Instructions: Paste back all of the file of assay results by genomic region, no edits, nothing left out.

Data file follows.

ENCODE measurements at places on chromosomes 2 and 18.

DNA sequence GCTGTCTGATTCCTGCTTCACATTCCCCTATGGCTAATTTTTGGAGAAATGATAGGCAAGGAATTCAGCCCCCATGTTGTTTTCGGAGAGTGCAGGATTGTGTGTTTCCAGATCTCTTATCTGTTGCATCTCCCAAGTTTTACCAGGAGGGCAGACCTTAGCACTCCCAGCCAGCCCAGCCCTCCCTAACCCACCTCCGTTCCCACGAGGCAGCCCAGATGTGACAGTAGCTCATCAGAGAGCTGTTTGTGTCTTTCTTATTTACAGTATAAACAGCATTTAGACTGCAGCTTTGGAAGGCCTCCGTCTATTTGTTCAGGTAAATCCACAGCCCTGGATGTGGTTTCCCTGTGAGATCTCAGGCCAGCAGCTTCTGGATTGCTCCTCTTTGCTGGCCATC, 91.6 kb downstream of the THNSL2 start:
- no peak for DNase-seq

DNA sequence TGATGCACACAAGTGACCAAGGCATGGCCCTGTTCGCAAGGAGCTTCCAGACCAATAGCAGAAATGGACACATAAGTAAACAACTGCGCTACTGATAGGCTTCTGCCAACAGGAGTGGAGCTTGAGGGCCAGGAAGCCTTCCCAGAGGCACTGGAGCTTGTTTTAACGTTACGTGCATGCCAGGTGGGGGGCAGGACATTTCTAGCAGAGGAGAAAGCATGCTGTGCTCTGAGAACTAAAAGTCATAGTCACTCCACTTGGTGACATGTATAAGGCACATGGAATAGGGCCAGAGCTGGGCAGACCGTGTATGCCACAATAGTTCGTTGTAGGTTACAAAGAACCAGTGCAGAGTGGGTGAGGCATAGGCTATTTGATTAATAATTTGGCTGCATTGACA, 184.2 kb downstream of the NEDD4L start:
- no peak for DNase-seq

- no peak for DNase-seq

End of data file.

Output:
ENCODE measurements at places on chromosomes 2 and 18.

DNA sequence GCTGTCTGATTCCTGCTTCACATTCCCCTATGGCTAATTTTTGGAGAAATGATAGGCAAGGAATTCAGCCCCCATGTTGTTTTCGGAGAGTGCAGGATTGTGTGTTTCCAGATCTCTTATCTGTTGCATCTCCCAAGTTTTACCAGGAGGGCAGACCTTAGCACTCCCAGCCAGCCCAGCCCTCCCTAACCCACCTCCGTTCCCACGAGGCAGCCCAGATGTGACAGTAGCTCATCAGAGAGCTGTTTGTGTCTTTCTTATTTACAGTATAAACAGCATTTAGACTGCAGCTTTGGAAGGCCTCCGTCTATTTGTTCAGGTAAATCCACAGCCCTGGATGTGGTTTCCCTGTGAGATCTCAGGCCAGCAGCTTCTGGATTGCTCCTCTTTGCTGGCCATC, 91.6 kb downstream of the THNSL2 start:
- no peak for DNase-seq

DNA sequence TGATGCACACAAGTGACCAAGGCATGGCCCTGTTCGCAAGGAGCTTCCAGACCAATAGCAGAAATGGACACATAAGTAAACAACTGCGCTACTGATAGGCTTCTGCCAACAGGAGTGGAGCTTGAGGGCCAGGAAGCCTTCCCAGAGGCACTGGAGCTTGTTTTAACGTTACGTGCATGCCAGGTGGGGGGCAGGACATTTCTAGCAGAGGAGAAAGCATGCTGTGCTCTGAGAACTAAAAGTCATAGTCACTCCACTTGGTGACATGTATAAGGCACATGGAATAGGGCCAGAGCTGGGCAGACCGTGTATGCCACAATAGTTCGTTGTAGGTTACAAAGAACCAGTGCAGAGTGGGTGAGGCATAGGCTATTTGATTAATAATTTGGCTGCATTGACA, 184.2 kb downstream of the NEDD4L start:
- no peak for DNase-seq

- no peak for DNase-seq